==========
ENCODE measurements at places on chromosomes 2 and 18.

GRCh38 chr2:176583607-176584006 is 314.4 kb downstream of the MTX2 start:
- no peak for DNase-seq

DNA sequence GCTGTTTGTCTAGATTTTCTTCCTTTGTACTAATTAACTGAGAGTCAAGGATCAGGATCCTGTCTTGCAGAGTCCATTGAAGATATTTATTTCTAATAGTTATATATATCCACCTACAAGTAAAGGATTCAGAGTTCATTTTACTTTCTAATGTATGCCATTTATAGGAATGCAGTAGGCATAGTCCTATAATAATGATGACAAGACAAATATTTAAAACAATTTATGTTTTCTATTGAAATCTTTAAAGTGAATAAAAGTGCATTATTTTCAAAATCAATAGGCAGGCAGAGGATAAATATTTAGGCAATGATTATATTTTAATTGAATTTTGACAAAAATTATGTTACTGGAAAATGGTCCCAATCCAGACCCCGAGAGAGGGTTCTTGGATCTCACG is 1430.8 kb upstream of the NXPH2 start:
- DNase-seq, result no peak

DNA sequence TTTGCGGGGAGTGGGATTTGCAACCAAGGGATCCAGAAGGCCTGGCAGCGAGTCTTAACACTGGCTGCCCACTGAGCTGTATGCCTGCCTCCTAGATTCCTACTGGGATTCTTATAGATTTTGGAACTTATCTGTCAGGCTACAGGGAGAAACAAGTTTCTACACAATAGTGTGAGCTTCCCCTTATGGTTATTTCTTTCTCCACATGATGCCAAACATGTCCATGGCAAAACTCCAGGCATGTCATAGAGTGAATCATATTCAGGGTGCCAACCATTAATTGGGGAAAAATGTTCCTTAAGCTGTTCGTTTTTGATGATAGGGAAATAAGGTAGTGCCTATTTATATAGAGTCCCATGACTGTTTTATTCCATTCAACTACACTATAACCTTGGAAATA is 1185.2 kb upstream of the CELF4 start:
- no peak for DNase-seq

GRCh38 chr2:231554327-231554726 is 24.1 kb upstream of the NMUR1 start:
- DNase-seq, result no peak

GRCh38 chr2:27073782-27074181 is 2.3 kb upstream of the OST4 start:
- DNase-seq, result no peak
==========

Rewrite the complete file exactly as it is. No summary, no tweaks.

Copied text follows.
ENCODE measurements at places on chromosomes 2 and 18.

GRCh38 chr2:176583607-176584006 is 314.4 kb downstream of the MTX2 start:
- no peak for DNase-seq

DNA sequence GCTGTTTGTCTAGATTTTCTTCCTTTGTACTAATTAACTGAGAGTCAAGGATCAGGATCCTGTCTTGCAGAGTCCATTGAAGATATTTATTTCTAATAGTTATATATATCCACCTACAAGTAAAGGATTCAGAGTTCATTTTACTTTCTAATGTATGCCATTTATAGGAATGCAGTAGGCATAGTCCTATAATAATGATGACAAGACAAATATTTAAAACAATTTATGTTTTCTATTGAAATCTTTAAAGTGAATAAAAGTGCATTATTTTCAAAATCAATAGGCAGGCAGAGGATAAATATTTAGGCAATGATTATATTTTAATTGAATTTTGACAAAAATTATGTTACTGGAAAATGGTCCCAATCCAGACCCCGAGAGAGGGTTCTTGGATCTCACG is 1430.8 kb upstream of the NXPH2 start:
- DNase-seq, result no peak

DNA sequence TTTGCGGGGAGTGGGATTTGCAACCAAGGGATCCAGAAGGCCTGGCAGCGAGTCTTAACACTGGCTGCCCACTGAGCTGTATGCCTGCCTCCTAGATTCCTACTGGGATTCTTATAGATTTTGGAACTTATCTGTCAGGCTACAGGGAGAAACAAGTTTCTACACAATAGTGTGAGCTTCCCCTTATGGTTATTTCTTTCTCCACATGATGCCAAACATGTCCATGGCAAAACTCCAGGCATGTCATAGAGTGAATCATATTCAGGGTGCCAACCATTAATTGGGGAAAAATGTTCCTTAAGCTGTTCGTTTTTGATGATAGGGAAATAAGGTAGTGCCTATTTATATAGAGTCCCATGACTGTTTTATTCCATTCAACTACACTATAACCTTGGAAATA is 1185.2 kb upstream of the CELF4 start:
- no peak for DNase-seq

GRCh38 chr2:231554327-231554726 is 24.1 kb upstream of the NMUR1 start:
- DNase-seq, result no peak

GRCh38 chr2:27073782-27074181 is 2.3 kb upstream of the OST4 start:
- DNase-seq, result no peak